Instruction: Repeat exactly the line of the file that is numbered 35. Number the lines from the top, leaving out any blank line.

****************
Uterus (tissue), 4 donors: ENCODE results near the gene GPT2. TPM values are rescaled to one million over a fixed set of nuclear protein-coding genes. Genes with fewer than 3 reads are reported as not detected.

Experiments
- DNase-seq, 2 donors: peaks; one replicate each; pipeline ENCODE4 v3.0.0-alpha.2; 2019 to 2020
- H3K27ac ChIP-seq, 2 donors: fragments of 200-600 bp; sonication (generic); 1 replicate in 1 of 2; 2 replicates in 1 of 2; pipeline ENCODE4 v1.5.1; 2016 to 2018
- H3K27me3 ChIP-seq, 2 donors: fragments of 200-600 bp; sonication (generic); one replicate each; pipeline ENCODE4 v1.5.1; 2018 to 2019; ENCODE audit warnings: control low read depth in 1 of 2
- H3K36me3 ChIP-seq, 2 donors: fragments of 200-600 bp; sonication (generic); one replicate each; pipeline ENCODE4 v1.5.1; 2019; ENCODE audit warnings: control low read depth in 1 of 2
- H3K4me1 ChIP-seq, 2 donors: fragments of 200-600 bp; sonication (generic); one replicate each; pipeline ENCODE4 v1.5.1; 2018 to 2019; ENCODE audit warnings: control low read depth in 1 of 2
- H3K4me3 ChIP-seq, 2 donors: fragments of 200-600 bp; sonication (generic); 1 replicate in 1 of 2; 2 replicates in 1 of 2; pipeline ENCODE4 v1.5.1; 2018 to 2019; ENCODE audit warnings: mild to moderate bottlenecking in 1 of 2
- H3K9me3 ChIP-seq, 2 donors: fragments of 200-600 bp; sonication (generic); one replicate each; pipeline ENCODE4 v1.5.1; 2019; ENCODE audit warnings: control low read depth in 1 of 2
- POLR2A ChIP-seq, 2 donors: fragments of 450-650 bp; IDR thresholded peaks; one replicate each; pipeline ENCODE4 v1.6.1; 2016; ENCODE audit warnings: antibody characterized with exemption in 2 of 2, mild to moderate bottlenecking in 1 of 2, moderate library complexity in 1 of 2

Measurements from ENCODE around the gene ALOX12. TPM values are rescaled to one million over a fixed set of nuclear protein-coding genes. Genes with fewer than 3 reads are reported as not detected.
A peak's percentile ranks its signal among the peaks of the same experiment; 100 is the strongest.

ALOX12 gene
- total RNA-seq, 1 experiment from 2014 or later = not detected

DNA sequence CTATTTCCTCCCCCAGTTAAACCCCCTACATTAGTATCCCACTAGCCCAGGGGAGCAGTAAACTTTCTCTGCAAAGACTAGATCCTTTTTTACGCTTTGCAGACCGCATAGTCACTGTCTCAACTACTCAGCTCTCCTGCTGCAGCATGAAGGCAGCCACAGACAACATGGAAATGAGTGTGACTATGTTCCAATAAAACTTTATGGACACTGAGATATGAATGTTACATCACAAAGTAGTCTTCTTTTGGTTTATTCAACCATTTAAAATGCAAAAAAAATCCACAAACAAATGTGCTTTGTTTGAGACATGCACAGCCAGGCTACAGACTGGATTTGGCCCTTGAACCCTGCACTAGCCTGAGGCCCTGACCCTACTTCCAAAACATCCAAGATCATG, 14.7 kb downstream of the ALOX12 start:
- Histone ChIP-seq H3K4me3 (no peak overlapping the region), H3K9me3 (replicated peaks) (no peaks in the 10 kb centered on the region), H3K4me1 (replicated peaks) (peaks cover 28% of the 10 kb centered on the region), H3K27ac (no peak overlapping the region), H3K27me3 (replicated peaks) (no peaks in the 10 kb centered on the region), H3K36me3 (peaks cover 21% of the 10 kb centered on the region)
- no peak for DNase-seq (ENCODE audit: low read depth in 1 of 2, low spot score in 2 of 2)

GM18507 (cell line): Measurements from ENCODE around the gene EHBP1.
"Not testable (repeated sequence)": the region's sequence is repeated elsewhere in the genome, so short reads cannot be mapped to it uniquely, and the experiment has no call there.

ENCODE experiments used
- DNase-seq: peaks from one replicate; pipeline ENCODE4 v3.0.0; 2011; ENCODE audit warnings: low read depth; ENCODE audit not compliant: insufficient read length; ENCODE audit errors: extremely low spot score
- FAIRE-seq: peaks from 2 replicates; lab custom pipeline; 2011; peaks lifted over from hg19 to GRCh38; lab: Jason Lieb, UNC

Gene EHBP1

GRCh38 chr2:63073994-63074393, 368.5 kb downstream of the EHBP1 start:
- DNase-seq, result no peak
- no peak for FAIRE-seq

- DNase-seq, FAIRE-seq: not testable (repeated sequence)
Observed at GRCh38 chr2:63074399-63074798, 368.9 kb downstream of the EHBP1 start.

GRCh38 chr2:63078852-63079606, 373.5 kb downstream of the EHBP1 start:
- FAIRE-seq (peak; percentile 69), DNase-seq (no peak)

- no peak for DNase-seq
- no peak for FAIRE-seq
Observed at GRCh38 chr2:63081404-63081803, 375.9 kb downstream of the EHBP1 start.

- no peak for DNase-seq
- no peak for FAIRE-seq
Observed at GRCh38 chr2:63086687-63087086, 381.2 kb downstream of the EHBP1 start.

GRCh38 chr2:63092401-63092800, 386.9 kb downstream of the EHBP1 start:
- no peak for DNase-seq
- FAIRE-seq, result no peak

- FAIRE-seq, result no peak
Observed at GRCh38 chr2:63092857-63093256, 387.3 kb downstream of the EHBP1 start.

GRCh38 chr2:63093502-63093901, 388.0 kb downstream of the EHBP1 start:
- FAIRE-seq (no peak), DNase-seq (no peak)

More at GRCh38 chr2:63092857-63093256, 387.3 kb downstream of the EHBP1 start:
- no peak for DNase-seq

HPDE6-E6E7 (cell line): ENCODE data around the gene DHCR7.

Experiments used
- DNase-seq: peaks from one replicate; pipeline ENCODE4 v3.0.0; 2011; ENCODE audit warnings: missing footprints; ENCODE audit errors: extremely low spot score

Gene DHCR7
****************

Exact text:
- no peak for FAIRE-seq